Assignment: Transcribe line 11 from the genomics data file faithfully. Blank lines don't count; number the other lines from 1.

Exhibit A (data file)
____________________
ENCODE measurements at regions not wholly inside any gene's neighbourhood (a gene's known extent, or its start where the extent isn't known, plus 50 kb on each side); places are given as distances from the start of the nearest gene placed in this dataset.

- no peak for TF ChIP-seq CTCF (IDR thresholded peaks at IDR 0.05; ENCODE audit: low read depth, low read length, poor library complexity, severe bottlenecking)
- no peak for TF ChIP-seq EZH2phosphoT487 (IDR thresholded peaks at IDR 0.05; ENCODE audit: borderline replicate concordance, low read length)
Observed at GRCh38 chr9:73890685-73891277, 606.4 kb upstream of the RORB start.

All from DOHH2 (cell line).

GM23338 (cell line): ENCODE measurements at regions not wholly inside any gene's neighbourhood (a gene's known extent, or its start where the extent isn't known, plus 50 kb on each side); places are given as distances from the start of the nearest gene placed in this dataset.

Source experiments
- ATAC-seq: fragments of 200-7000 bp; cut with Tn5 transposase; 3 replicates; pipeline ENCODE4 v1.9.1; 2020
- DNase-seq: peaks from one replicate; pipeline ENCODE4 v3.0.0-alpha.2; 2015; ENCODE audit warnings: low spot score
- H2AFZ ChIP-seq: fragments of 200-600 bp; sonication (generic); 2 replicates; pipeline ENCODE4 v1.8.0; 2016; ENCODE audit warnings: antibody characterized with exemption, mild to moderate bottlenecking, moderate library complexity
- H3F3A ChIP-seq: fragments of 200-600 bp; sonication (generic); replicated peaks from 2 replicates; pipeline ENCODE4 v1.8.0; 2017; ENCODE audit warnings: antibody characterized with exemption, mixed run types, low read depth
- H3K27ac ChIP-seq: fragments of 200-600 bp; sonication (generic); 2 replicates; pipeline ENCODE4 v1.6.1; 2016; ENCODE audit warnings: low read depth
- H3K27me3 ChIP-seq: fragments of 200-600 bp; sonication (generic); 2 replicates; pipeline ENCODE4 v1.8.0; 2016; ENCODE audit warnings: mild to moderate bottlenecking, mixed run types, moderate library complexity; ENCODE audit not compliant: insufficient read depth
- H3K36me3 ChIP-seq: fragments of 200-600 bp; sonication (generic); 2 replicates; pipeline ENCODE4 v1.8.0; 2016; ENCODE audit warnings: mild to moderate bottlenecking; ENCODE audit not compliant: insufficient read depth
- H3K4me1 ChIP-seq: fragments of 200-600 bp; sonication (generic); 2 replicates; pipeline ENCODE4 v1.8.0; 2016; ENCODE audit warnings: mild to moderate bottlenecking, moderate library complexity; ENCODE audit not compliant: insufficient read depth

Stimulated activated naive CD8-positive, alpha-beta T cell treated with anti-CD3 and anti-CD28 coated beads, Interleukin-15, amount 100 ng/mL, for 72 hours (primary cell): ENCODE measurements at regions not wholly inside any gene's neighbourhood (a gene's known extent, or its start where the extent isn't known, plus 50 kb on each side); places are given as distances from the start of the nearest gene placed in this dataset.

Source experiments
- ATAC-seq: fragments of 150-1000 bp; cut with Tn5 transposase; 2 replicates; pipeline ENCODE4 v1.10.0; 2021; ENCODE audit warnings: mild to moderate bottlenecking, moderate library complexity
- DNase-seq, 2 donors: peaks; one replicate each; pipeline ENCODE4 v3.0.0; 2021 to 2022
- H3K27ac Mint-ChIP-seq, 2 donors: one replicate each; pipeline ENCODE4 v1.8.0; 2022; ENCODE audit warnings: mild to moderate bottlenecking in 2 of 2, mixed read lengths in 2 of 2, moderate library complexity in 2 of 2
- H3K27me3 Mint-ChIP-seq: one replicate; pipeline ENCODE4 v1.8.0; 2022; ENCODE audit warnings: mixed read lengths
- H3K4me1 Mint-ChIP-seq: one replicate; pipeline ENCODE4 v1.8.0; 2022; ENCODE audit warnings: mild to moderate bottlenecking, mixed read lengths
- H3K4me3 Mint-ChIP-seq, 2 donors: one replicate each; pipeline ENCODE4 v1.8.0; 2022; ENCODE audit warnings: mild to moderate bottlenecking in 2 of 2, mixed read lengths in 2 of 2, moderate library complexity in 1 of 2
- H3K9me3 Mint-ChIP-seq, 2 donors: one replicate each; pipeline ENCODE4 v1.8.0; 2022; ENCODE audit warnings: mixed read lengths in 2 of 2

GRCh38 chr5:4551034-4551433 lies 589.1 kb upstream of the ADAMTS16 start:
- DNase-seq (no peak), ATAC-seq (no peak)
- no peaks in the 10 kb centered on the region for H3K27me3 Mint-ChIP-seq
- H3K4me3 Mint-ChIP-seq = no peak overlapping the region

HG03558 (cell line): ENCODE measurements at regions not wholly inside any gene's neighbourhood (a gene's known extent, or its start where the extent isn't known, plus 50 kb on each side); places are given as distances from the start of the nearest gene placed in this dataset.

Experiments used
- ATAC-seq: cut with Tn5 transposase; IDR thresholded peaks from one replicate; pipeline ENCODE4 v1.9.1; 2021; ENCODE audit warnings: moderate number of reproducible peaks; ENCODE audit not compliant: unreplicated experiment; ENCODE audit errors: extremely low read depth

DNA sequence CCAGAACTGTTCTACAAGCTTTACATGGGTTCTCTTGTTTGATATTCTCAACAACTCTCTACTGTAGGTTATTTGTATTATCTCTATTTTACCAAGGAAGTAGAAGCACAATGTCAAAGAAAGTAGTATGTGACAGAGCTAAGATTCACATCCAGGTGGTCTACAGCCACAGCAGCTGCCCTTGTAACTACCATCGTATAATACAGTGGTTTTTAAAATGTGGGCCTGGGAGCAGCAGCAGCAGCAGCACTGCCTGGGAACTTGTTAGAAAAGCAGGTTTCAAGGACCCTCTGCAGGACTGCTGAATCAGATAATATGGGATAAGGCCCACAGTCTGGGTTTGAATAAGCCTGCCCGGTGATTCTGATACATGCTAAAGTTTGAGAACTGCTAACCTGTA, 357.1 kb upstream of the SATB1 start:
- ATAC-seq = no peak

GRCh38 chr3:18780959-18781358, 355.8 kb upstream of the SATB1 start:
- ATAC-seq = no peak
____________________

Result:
- H3F3A ChIP-seq: fragments of 200-600 bp; sonication (generic); replicated peaks from 2 replicates; pipeline ENCODE4 v1.8.0; 2017; ENCODE audit warnings: antibody characterized with exemption, mixed run types, low read depth